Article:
WASHINGTON ? Don?t discount the health-care discussion anytime soon. Long after the November 6 elections, the pains of health-care costs will continue.
A recent report by Institute of Medicine has revealed that the U.S. health care system ?squanders $750 billion a year ? roughly 30 cents of every medical dollar ? through unneeded care, byzantine paperwork, fraud and other waste,? writes the Washington Post.
?Health care in America presents a fundamental paradox,? said the report, which was compiled by an 18-member panel of prominent experts including doctors, business people and public officials. ?The past 50 years have seen an explosion in biomedical knowledge, dramatic innovation in therapies and surgical procedures, and management of conditions that previously were fatal ... Yet, American health care is falling short on basic dimensions of quality, outcomes, costs and equity.?
The report says that if banking worked like our current health care system, ATM transactions would take days, and if home building were like health care, carpenters, electricians and plumbers would work from different blueprints and hardly talk to each other. For shopping, prices would not be posted and could vary widely within the same store, depending on who was paying. And for airline travel, pilots would be free to design their own preflight safety checks ? or not perform one at all.
The report identified six major areas of waste: unnecessary services ($210 billion annually); inefficient delivery of care ($130 billion); excess administrative costs ($190 billion); inflated prices ($105 billion); prevention failures ($55 billion), and fraud ($75 billion). Adjusting for some overlap among the categories, the panel settled on an estimate of $750 billion.
And to put $750 billion in perspective, the Post writes: ?The one-year estimate of health-care waste is equal to more than 10 years of Medicare cuts in Obama?s health-care law. It?s more than the Pentagon budget. It?s more than enough to care for the uninsured.?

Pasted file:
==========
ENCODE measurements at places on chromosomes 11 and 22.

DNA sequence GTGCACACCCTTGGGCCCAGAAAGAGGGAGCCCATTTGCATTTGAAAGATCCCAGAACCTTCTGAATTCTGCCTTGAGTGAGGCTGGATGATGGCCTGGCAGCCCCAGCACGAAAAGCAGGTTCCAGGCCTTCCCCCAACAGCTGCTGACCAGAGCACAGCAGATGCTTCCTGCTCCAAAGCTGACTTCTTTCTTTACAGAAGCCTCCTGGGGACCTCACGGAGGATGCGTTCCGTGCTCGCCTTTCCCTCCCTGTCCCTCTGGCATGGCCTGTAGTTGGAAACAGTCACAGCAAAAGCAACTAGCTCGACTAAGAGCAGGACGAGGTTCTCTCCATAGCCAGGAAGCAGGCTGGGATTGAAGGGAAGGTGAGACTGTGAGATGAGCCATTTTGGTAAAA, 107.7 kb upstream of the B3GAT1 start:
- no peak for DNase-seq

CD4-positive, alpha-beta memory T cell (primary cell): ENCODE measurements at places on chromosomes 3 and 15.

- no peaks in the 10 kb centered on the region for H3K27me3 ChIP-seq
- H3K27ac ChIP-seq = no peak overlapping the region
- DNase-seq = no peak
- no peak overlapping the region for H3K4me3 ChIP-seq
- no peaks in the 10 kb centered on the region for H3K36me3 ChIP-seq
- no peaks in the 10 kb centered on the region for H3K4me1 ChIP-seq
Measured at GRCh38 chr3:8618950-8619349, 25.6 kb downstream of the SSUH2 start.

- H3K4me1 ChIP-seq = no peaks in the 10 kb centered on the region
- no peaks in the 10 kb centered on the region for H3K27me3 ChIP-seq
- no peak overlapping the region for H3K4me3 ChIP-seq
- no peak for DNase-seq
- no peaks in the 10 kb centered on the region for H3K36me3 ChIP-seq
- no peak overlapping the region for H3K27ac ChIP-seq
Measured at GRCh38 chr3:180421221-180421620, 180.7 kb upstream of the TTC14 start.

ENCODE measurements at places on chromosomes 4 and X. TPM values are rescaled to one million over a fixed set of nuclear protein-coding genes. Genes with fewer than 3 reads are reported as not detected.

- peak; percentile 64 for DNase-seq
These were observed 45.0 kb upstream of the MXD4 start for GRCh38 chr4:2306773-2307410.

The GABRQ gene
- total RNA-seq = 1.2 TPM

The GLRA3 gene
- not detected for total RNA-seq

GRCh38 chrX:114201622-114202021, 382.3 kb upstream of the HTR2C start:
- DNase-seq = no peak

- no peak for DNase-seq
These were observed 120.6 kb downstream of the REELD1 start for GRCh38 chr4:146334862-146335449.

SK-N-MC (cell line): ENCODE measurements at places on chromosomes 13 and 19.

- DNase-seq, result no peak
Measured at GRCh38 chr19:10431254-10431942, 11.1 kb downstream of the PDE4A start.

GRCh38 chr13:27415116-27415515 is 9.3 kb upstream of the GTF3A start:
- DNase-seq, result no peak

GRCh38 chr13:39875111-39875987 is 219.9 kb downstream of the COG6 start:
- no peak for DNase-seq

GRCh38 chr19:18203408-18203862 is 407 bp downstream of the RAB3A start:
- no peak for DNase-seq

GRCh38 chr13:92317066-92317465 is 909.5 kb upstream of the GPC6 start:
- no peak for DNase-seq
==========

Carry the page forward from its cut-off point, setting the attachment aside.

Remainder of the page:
"The threats to Americans' health and economic security are clear and compelling, and it's time to get all hands on deck," said committee chair Mark D. Smith, president and CEO, California HealthCare Foundation, in a press release. "Our health care system lags in its ability to adapt, affordably meet patients' needs, and consistently achieve better outcomes.�But we have the know-how and technology to make substantial improvement on costs and quality. Our report offers the vision and road map to create a learning health care system that will provide higher quality and greater value."
What Will the Elections Mean to You?
There?s still time to join NACS on September 11 from 2:00 pm to 3:00 pm EDT for a webinar on what?s happening and what?s at stake in this year?s elections.
The webinar will cover upcoming legislation and regulations in Congress ?�including health care ? that could impact your bottom line. Whether you own two stores or 4,000, this webinar will help you better understand the people forming the laws that affect your business.
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